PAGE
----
Fes is another most impressive Imperial City
A Fes City Guide will be with you for ½ a day (included). Discussion will take place as to what places you particularly wish to see. Fortunately, Fes is now a protected UNESCO World Heritage City; many delights await discovery.
The Bab Boujeloud is the large gate welcomes you into Fez el Bali from the west side, and it perhaps the most famous of all the gates. The outside is blue (the traditional colour for Fes) and inside is green, the colour for Islam. Heading through the gate you will on the main thoroughfare of Talâa Kebira packed with shops on either side.
The city was founded by Moulay Idriss I (died 791 AD), but most attribute its rise to importance to his son, Moulay Idriss II. He made the city his capital and welcomed refugees from southern Spain and Tunisia (both capitals of western Islam at the time). The refugees’ skills in architecture and craftsmanship contributed much to the city.
The city never experienced much colonial development when the French were in power (1912 till 1956) so much of Fes feels like not much has changed in many hundreds of years.
The three main areas of the city are Fes el Bali (old Fes, the Medina), Fes el Jedid (“New Fes”, but not too new), and the Ville Nouvelle (designed by the French during the protectorate from 1912-1956).
There are souks of every variety, spices, vegetables, leather goods, ceramics, metal, shoes, scarves, medicines, etc. in the Medina. Also to be seen are artisans at work in small shops. The markets are a great place to explore, wandering hither and thither, coming across what you come across! It is a bit of a labyrinth and your senses will be heightened as you pass spice and perfume stalls, etc. Tailors offer vibrant colours of fabrics and have great sacks of dyes. Simply “people watching” is a fascinating pastime here.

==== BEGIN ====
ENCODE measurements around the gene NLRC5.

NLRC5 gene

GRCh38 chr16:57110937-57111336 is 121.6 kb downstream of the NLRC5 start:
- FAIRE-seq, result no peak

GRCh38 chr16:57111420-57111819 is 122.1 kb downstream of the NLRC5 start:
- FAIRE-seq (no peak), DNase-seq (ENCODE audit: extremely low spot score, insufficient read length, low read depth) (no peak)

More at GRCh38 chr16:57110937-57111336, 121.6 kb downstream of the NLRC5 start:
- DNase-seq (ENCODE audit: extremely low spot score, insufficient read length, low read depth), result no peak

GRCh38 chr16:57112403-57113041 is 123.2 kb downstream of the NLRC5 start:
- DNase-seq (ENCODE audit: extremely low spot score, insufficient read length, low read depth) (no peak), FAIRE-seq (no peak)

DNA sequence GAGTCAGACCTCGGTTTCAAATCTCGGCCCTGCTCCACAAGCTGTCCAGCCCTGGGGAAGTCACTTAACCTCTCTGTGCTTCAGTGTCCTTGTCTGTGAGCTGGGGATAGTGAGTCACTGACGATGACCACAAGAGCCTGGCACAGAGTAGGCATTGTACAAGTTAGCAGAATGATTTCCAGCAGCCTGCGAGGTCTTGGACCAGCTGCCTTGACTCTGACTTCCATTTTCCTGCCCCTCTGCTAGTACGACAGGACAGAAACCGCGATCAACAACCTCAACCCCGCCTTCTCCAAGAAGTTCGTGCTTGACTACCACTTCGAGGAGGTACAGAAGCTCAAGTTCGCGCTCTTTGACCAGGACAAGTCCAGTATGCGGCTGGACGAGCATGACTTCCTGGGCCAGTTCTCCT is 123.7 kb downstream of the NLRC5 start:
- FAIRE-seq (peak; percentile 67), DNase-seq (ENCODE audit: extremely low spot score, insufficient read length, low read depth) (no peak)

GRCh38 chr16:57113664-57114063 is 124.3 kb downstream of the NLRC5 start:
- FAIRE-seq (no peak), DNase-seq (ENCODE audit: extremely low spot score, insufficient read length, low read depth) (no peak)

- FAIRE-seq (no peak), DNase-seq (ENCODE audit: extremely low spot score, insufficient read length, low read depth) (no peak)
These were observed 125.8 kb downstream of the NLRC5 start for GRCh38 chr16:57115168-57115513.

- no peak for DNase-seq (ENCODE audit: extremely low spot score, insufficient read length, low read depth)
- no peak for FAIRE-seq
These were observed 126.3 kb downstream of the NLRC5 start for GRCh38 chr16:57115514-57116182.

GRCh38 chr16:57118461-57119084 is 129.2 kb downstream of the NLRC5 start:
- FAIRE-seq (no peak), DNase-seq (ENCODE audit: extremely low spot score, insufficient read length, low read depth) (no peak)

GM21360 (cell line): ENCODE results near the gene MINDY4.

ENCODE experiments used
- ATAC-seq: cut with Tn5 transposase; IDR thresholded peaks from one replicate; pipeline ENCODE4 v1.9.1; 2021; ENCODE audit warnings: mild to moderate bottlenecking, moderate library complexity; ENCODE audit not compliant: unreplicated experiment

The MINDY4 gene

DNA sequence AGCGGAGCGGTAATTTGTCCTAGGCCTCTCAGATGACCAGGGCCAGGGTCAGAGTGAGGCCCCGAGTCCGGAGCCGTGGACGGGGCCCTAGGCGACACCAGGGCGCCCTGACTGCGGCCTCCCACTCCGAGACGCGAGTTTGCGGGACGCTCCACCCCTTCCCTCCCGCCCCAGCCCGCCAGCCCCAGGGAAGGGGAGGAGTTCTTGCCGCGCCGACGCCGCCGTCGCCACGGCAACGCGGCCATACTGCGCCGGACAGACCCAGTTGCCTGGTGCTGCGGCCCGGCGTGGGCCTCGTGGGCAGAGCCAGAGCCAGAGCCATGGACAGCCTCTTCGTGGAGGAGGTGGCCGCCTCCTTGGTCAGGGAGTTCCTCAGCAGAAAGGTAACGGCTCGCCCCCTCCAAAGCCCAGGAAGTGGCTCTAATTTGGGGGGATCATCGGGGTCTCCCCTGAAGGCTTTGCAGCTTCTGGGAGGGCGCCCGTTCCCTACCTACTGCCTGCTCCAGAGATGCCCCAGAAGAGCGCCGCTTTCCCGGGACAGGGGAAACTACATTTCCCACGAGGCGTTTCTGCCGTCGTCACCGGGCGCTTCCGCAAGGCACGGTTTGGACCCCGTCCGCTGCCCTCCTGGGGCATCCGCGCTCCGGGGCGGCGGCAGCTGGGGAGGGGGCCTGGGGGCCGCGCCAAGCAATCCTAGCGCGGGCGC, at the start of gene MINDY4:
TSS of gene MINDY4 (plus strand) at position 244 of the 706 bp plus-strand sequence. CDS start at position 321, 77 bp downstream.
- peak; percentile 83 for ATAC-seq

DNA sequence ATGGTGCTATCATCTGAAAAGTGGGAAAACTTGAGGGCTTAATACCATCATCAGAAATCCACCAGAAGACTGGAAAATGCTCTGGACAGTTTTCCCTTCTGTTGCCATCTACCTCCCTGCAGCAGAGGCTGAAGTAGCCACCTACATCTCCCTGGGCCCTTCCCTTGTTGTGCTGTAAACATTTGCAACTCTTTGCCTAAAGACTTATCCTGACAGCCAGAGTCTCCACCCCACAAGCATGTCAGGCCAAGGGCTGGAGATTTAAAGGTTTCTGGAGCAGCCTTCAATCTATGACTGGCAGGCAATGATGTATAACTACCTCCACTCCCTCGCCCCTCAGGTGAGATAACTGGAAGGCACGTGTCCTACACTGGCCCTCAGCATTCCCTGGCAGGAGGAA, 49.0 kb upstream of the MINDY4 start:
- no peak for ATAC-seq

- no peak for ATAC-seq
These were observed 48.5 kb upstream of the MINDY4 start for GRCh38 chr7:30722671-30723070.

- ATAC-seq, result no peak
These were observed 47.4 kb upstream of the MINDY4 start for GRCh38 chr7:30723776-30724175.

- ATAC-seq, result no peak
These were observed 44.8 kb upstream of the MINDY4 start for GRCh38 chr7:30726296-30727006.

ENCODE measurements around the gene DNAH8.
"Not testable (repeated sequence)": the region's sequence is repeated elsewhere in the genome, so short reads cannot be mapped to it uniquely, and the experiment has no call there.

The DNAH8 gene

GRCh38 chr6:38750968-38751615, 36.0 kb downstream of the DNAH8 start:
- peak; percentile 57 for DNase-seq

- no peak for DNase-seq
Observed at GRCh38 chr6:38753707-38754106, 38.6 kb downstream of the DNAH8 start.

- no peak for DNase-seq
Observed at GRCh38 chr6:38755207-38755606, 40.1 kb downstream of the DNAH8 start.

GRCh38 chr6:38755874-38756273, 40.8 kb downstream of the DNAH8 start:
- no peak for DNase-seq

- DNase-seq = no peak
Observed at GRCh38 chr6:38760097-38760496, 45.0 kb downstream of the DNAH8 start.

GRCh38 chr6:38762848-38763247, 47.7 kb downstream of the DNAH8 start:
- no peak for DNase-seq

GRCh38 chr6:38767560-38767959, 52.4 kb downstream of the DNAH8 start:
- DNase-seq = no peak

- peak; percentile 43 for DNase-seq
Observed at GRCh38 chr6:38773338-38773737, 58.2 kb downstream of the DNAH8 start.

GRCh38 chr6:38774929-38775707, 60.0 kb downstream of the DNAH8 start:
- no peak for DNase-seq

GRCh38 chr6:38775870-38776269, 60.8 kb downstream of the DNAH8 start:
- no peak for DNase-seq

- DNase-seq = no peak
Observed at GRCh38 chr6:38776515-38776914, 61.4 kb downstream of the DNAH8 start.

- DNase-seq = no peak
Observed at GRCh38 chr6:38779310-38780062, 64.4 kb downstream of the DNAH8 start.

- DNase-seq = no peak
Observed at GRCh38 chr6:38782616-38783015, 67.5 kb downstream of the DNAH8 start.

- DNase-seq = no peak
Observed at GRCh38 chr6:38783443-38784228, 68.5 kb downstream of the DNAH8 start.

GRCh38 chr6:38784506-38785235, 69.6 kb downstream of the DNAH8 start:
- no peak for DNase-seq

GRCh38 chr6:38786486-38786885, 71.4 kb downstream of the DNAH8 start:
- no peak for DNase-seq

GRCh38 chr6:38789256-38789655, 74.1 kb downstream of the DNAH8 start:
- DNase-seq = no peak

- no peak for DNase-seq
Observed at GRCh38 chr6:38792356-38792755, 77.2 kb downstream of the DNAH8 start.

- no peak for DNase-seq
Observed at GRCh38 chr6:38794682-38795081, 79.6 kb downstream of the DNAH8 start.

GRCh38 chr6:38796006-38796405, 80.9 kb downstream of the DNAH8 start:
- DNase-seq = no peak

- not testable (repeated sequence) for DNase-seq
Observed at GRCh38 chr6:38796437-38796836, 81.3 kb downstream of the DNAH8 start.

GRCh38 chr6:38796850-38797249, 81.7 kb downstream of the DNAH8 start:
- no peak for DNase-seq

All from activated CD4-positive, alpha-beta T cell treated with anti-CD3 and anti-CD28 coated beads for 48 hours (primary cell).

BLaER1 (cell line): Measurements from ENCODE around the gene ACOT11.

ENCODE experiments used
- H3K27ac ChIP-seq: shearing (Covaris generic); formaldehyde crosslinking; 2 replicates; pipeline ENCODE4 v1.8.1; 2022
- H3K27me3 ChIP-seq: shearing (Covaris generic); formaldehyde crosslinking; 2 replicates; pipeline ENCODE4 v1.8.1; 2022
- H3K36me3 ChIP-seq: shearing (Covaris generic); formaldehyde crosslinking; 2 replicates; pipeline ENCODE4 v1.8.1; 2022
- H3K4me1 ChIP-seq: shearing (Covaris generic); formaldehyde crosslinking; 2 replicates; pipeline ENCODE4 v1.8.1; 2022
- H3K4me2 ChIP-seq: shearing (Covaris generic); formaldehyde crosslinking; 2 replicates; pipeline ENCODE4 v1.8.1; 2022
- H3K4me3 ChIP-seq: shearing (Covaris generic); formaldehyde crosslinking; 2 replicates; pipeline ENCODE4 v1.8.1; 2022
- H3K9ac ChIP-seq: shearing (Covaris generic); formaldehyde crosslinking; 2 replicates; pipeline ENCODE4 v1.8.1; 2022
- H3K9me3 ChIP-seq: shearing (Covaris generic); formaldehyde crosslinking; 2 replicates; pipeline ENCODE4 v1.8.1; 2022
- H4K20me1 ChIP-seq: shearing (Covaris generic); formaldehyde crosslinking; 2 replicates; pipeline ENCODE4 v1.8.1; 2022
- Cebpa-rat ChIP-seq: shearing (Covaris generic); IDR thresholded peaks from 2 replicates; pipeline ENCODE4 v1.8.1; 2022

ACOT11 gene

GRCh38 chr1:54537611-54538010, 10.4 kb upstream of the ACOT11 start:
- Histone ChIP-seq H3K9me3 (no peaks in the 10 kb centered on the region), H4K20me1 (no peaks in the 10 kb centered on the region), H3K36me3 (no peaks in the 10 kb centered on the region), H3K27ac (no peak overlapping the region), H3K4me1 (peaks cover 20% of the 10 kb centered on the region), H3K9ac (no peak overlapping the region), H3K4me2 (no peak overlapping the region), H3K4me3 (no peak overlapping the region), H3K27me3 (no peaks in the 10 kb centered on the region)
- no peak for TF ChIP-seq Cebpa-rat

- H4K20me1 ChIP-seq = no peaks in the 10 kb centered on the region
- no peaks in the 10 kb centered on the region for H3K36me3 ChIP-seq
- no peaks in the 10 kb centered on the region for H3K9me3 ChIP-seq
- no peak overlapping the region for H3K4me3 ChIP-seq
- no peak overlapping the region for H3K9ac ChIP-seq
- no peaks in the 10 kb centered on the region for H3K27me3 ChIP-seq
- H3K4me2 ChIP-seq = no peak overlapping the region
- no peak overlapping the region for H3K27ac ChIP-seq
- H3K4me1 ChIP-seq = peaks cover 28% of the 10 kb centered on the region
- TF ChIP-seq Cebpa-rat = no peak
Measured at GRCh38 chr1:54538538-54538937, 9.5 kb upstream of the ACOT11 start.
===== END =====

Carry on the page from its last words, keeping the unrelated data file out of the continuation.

Fes has many famous tanneries (e.g. Choura); they still use many ancient techniques. The process starts with a soak in a mixture of pigeon droppings and limestone; this takes off any remaining fur/wool and softens the leather. The smell of this is memorable! Find some mint leaves to mask it! The leather is then dyed in large vats for roughly 1 week before being laid out to dry on nearby rooftops or the hillsides.
The Karaouine Mosque was built in 859AD and can hold up to 20,000 worshipers. It is only open to Muslims, although there are a few places where you can glimpse inside and admire the beautifully decorated interior.
The Islamic University in Fes is regarded as the scientific capital of Morocco and one of the oldest universities in the world. Madrasas were student housing and their intricate decoration and detail can be seen. The University itself is now a World Heritage Site. The university specialises in studies of historical Islamic religious texts, sciences, Arabic linguistics and ancient Sunni law. Being the central point for religious activity in Fes, tradition has it that the mosques of Fes must first hear the call to prayer from Al-Qarawiyyin before sounding their own calls.
The two popular visits are to the Medersa Bou Inania and the Al Attarine Madrasa (built in 1325). Inside the main courtyard you will see detailed tile work, dark cedar woodwork and intricately carved stucco patterns. Upstairs you can visit old student dorm rooms.
The Musée Batha house many Moroccan arts such as carved wood and pottery. It is also worth a visit to see the interior of this 19th-century palace and the beautiful central garden.
Just outside the Medina, an informative ceramics tour can be taken. As ell as the potters at work, you will see tile masters at work chipping away small pieces and fitting together the intricate puzzles forming impressive tile mosaics.
When the French established their protectorate in 1912, they moved the country’s capital from Fes to Rabat. This “protected” the town from modernization. However, there is a modern new city of Fes that stretches quite far and with noticeable architectural styles.